Regis University hosts a United Against Hate rally.

Yesterday afternoon the University community gathered in front of the Dayton Memorial Library to declare that “enough is enough” and that hate—as exhibited by the hateful fliers found on campus this week—has no home at Regis. We heard from students, faculty and other members of the Regis community. The following words were shared by Barbara J. Wilcots, Ph.D., Regis’ vice president of Student Affairs. –Regis Today editors

Like you, I am disappointed and angered that members of our Regis family have been subjected to the hateful and divisive messages of white nationalism—acts by a coward who feels comfortable desecrating our academic home. I am disappointed and angered that hatred and cowardice seem never to rest. I am disappointed and angered that the racism we face today is very much the same as the affronts to our human dignity that we have suffered in the past—indignities that we have endured for far too long. I had hoped for a better future for your generation.

Yet, I am not without hope.  In fact, I am encouraged because of you. When I see our community come together, stand together in solidarity, I know that hatred cannot win. Hatred is strengthened, emboldened by indifference and inaction, by the moral inertia that has our nation in its grasp and causes too many to sit idly by or fan the flames of hatred while evil flourishes.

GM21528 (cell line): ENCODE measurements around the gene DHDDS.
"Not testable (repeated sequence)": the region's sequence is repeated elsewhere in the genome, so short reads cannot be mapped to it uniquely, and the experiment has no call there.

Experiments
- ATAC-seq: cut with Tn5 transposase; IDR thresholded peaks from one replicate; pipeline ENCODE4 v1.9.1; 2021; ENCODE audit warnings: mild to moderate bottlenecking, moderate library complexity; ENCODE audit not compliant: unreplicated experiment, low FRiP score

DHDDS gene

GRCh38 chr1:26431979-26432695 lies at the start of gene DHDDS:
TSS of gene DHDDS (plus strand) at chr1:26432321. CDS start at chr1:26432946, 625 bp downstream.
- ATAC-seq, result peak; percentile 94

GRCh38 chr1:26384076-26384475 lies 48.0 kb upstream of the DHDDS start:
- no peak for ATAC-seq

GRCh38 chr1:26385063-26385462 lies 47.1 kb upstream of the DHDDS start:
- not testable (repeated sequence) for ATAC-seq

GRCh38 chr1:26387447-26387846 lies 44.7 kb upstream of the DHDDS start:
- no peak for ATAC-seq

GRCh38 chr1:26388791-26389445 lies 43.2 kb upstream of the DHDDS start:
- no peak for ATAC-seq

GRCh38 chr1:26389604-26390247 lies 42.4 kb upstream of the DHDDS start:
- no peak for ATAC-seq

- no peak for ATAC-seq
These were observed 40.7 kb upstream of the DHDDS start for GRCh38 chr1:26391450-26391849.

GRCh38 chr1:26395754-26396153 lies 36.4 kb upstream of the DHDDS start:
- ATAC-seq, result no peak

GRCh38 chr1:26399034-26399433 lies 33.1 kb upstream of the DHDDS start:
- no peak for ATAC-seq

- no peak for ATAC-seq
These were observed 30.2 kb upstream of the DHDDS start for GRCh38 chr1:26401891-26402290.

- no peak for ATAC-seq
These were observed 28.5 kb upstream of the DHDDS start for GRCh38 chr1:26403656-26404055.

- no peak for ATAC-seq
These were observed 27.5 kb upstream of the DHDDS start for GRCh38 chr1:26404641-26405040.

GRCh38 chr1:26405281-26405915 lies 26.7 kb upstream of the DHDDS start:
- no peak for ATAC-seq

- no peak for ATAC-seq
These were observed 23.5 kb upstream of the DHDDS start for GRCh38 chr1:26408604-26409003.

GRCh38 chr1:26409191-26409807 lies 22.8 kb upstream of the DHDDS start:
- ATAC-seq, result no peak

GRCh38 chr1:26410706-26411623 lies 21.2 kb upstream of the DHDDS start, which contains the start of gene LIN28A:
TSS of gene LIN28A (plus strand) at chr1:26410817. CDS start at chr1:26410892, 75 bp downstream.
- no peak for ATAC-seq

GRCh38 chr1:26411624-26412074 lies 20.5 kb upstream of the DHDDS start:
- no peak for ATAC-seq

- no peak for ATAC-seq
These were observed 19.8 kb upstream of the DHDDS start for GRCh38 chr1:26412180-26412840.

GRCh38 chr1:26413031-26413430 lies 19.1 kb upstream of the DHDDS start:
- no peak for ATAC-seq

I am heartened to see that moral inertia has no place here. Every time we own up to and confront our problems, when we acknowledge the existence of the evil of racism among us, when we refuse to let hate masquerade as white pride, when we have the courage to say “NOT ON OUR CAMPUS,” we diminish the power of hatred. We begin to build a community in which all are welcomed, loved, and valued.

We must continue to speak out, to live our values of love and inclusion, to stand together unbroken and unbowed. Only then can the words of Theodore Parker, a 19th century abolitionist and minister, come true—words that became the mantra of Dr. Martin Luther King Jr. and President Barack Obama after him—words that give us hope:  “The arc of the moral universe is long but it bends toward justice.”  

Please know that the Student Affairs Division, the Office of Diversity and Inclusion and the President’s Office stand with you as resources in our shared struggle for peace and justice. 

By Barbara J. Wilcots, Ph.D.
Vice President of Student Affairs

Published Nov. 8, 2018